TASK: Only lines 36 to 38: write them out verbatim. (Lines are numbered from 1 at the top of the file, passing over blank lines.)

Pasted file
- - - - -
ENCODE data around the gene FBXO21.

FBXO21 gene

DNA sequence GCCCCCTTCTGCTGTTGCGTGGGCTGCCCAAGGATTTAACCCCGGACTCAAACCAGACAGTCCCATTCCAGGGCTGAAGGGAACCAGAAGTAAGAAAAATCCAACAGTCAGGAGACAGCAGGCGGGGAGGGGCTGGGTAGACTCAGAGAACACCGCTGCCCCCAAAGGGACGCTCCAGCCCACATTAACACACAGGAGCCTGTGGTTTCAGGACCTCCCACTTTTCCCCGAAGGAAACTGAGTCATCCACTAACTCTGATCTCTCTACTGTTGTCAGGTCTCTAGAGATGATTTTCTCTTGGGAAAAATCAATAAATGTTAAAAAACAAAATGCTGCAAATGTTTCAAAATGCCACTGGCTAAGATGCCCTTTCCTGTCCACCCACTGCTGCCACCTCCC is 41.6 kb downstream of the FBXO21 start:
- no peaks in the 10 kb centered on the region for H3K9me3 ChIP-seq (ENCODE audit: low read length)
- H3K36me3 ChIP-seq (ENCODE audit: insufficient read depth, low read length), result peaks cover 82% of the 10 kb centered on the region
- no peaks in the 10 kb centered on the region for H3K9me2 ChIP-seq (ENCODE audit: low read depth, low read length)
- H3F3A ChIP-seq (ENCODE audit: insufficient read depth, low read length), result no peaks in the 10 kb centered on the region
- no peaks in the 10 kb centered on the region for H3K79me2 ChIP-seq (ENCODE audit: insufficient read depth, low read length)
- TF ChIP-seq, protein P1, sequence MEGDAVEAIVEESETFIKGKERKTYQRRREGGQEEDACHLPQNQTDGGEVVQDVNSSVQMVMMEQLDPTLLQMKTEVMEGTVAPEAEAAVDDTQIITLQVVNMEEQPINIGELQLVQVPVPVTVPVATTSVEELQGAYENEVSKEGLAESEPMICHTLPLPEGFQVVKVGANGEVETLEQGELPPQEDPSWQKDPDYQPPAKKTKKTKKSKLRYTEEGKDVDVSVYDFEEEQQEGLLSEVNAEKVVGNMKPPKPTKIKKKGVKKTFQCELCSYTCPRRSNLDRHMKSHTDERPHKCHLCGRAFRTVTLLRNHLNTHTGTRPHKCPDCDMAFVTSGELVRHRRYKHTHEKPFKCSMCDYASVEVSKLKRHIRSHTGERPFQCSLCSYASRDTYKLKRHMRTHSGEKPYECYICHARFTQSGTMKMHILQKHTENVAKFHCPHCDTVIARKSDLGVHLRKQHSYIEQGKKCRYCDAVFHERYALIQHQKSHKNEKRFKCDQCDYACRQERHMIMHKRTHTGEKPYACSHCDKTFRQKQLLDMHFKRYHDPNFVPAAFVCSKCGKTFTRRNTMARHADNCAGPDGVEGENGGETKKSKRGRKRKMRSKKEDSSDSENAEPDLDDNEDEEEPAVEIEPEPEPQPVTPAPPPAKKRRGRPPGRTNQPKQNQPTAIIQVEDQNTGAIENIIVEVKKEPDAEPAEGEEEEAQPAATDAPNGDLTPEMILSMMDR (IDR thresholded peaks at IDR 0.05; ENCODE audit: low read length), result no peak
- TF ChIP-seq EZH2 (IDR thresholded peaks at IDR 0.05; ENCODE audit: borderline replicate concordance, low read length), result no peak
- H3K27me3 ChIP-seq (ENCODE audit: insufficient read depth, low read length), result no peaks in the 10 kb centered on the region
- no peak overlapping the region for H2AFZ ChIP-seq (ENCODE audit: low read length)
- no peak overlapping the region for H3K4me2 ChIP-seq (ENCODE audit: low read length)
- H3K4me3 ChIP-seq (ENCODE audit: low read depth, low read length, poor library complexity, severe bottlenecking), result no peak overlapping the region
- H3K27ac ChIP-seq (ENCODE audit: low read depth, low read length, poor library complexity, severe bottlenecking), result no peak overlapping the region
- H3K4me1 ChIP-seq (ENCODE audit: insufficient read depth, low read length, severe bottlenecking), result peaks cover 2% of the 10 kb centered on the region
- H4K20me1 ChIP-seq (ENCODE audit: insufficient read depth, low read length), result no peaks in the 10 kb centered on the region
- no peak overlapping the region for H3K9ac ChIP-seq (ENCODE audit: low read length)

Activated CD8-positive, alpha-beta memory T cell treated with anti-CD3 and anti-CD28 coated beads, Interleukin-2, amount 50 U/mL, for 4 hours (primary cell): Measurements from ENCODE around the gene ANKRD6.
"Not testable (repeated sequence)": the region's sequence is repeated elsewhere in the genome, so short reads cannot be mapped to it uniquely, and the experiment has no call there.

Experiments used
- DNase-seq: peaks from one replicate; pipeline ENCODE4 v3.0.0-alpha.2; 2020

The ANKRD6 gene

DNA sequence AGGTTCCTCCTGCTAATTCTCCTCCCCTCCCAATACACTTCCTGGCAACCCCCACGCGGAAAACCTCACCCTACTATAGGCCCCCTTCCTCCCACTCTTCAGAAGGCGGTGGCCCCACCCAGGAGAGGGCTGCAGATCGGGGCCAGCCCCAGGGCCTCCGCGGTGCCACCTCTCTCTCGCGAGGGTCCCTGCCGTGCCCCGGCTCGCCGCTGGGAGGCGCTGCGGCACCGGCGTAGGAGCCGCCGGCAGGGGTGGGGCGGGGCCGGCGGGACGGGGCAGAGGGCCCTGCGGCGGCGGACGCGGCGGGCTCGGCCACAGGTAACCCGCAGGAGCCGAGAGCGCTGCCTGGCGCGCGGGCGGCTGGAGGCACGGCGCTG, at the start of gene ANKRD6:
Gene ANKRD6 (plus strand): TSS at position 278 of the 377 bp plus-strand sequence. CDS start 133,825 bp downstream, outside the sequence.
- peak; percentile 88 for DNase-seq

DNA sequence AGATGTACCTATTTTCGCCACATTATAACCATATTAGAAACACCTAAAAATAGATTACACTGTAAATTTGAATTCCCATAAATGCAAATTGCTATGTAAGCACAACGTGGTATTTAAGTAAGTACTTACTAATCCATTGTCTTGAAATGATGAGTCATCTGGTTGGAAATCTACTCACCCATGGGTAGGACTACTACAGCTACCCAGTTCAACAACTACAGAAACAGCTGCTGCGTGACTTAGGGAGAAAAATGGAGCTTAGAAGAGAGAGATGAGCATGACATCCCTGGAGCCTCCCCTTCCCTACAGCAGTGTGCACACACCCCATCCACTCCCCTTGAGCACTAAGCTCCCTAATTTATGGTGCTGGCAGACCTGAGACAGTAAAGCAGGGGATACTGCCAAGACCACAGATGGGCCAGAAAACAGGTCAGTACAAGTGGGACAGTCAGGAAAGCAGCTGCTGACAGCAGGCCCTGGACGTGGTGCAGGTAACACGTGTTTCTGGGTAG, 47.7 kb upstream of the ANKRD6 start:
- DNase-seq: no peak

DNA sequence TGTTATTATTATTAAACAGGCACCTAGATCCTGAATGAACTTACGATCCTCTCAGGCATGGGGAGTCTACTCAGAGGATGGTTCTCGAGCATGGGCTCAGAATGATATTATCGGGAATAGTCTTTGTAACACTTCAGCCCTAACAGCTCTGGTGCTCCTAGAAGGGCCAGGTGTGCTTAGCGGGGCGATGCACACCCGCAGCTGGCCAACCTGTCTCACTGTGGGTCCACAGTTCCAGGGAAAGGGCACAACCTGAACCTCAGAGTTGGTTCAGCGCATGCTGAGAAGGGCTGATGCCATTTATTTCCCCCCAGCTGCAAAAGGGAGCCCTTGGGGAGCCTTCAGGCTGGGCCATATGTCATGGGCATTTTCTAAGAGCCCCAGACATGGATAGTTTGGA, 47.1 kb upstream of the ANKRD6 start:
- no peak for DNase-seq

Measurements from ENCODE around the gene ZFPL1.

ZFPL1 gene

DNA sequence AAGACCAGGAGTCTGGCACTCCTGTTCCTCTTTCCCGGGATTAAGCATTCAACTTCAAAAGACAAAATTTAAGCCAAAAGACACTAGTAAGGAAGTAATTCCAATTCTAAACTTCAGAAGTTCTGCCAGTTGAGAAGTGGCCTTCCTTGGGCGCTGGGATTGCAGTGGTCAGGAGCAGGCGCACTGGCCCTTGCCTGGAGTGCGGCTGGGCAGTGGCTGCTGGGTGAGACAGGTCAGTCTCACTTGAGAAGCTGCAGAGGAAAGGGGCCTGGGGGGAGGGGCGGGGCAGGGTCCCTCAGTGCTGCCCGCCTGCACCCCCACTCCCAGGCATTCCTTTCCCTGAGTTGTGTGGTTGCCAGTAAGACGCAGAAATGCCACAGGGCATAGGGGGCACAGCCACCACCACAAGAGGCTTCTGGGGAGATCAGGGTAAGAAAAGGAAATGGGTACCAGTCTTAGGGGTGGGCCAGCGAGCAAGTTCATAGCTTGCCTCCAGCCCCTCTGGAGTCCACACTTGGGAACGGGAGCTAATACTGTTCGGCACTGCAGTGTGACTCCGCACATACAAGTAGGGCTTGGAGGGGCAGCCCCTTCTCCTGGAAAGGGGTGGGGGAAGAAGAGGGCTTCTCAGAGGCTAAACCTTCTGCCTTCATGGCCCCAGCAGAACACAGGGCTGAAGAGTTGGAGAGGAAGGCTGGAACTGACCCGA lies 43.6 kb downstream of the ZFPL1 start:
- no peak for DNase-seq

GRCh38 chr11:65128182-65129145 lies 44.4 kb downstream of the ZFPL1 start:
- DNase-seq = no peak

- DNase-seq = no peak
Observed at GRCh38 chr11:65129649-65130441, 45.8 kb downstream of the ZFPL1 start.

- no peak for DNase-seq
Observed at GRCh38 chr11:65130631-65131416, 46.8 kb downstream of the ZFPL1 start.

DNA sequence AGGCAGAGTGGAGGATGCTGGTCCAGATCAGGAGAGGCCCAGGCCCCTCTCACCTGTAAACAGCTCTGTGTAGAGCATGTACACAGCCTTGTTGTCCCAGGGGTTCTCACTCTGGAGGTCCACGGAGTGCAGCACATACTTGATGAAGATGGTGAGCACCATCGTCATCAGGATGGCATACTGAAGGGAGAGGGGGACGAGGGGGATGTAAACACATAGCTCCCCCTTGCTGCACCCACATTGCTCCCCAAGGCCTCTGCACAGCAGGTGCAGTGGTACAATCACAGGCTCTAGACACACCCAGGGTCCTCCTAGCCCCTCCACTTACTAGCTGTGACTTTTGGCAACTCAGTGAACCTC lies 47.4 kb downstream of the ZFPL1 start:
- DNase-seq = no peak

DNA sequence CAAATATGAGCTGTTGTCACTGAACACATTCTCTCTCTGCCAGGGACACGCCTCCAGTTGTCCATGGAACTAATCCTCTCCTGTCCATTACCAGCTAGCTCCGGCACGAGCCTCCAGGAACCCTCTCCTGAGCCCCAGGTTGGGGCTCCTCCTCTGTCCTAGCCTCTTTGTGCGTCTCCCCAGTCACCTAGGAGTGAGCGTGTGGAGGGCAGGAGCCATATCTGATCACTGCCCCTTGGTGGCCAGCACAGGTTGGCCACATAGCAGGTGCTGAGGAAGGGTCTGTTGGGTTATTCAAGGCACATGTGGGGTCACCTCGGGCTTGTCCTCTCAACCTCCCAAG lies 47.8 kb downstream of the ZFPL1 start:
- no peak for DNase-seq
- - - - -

- DNase-seq = no peak

- DNase-seq = no peak
Observed at GRCh38 chr11:65129649-65130441, 45.8 kb downstream of the ZFPL1 start.